Mudflows are caused by conditions favorable to soft, wet mud sliding downhill instead of staying put. Earthquakes, heavy rains, hurricanes, volcanic eruptions, tsunamis and even nearby explosions have been known to trigger mudflows.
A mudflow is a damaging river of thick mud similar to a mudslide but with less viscosity and more speed due to its higher liquid content. Because of its mass, it can uproot trees, destroy homes and do immense damage to communities and nature. Unlike floods, mud does not subside. The damage from a mudflow is often irreparable or lasts for years.
Volcanic mudflows, called lahars, are a little different from other mudflows. Exploring Earth explains that in a lahar, melted snow, ash, steam, pyroclastic material and mud blend together into a fast-moving and dangerous superheated mudflow. When it stops, the mud sets like concrete. Leftover ash on the volcano can be transformed into a mudflow by any strong rainstorm, sweeping down the slope over the smooth old surface of the original mudflow with terrifying speed.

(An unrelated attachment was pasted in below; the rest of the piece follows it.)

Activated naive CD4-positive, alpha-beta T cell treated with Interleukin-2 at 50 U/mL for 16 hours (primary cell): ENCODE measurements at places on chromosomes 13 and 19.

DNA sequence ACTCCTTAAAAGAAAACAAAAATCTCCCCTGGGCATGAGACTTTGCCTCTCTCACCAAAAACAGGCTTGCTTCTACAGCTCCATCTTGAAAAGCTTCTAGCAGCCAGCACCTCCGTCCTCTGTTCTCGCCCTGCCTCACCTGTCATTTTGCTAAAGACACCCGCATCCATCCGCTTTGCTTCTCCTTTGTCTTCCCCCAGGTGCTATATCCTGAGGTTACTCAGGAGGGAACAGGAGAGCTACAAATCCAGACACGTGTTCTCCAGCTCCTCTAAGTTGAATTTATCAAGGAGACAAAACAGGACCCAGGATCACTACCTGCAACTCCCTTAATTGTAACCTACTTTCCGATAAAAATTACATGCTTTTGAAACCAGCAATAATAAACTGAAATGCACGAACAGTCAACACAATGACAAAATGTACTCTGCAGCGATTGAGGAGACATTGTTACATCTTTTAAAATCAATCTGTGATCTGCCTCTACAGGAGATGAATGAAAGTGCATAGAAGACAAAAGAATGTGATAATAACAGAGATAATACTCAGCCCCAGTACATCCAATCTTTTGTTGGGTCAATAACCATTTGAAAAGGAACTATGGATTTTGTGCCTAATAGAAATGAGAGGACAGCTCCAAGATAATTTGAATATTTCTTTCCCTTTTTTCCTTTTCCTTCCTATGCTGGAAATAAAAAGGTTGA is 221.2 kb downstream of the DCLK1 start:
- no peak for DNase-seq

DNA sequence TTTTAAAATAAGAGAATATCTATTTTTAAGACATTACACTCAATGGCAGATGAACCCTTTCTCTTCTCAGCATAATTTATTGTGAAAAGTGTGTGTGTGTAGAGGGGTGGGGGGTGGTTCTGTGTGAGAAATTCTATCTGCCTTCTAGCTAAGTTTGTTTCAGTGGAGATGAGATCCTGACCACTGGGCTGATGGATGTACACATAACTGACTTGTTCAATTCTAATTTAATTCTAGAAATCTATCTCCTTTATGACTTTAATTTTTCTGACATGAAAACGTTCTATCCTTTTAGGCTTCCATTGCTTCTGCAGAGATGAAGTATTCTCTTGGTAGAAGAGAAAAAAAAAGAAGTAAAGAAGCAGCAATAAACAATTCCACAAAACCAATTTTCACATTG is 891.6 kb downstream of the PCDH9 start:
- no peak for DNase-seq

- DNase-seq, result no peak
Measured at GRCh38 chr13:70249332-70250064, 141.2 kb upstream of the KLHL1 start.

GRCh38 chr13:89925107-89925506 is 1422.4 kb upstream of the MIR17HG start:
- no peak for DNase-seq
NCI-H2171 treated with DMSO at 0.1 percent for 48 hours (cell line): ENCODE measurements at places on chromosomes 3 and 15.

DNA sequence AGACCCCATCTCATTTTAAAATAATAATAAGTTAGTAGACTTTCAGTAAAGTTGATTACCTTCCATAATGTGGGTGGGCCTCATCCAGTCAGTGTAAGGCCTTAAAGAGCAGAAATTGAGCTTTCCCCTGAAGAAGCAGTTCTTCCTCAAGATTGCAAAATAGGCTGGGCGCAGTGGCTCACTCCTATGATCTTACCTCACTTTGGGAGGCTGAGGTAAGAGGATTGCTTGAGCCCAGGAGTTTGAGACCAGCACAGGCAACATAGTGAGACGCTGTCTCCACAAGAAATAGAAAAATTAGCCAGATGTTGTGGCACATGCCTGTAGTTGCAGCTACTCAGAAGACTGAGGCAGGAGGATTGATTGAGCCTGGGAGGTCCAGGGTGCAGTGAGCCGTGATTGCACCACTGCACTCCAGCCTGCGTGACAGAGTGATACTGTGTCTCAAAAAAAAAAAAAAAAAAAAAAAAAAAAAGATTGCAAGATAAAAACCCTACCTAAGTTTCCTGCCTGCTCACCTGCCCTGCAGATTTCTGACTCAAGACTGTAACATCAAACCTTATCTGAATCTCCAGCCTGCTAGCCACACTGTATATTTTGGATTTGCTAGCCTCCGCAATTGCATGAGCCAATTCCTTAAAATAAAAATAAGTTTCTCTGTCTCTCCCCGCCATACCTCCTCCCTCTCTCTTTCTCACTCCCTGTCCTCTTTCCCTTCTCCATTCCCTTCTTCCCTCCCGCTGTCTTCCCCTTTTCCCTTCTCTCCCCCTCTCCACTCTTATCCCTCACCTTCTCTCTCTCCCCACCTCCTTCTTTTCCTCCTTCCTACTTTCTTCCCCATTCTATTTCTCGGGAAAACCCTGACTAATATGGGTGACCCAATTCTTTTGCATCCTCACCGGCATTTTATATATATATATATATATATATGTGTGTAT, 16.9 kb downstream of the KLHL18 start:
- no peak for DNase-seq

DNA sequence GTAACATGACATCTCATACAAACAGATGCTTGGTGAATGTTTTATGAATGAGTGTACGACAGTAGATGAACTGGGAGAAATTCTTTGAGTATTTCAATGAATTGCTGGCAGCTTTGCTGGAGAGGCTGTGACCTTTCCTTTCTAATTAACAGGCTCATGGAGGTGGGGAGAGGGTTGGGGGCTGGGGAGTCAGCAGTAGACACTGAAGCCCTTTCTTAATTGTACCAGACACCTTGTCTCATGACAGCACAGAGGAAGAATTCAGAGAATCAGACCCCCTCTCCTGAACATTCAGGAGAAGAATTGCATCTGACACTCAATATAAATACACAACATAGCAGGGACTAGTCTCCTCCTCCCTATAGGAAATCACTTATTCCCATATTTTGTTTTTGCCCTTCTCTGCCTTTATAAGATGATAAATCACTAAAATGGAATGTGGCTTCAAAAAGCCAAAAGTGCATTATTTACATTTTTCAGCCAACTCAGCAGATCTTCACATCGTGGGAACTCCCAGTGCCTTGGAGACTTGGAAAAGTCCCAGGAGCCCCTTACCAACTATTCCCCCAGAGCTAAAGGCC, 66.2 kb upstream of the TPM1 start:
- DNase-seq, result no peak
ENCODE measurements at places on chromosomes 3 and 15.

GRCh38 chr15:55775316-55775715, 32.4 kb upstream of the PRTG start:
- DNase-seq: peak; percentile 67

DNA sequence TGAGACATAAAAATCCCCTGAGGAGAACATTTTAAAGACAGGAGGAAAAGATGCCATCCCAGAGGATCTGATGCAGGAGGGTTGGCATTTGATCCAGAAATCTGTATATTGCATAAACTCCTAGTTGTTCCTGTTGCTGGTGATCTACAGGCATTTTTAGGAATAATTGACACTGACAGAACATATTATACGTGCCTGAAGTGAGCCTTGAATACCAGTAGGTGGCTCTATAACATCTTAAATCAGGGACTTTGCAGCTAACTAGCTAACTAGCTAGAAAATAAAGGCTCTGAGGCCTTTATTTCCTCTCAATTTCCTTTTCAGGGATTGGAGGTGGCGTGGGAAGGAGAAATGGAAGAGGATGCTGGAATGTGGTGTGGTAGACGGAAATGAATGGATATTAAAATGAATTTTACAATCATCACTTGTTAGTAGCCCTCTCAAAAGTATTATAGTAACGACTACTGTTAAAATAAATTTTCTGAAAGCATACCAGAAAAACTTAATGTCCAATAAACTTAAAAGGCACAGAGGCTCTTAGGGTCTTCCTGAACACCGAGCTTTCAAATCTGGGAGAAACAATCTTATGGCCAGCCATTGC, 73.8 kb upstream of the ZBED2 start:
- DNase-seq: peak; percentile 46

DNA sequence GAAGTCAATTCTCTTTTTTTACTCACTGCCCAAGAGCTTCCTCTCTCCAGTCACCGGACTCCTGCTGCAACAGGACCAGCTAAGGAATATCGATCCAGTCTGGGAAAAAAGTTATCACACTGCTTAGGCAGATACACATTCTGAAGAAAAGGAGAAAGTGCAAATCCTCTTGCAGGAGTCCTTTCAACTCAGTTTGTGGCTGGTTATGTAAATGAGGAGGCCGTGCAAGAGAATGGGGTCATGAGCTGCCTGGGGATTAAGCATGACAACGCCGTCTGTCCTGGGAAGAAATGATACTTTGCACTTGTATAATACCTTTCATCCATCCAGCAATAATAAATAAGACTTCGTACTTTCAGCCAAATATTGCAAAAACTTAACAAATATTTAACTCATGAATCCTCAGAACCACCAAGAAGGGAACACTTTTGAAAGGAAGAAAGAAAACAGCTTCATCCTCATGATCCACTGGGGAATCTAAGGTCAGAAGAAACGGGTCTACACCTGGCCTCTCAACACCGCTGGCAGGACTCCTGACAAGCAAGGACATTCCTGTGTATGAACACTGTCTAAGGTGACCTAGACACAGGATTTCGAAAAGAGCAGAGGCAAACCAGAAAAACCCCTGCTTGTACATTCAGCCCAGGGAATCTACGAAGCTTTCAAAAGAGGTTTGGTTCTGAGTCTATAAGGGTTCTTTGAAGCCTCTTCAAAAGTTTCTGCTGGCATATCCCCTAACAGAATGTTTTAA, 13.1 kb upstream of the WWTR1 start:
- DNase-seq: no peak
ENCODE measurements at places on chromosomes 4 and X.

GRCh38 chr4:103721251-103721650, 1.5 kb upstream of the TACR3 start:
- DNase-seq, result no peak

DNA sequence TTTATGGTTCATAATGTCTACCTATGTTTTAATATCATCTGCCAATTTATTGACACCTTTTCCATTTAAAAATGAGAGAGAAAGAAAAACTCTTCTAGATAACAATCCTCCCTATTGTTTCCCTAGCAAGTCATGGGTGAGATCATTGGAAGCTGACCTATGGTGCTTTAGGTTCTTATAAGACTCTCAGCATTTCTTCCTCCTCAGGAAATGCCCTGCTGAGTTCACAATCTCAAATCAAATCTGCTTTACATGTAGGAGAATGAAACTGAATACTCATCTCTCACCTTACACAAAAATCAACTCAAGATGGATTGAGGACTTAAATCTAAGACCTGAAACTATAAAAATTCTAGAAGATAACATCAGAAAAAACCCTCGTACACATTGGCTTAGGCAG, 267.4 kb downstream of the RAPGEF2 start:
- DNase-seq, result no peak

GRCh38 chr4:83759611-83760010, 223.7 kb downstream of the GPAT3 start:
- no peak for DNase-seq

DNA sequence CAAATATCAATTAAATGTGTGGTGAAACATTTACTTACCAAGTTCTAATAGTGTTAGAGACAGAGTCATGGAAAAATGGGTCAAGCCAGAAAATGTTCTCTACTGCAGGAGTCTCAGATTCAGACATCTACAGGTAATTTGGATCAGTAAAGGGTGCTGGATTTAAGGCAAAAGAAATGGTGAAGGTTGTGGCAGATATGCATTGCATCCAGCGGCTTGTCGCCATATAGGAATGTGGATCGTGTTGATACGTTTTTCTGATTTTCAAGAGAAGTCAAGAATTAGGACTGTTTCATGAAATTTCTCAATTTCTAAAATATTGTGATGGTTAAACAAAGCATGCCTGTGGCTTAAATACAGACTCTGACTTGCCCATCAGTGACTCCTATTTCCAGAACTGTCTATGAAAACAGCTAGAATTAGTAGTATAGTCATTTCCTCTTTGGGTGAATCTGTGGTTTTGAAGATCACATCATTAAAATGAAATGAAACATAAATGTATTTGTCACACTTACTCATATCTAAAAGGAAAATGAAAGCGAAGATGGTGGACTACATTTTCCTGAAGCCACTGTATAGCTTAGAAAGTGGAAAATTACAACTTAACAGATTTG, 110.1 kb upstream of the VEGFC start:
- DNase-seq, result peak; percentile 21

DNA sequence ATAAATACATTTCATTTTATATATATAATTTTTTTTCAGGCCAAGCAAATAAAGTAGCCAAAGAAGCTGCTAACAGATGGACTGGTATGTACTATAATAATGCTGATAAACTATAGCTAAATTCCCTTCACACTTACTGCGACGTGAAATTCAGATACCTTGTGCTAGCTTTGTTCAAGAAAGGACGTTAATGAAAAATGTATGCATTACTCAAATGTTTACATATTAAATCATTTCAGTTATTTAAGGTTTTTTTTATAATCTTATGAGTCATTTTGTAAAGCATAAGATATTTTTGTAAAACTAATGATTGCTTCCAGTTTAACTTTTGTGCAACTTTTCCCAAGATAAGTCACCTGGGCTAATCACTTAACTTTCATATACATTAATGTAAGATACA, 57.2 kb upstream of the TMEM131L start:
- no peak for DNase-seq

Mudflow-prone areas can be stabilized by planting trees and deep-rooted shrubs on them. Over time, the roots create a living barrier, holding formerly unstable land in place. Pameno, a disaster preparation and recovery magazine, suggests building retaining walls and finding ways to divert runoff water away from homes and other endangered areas.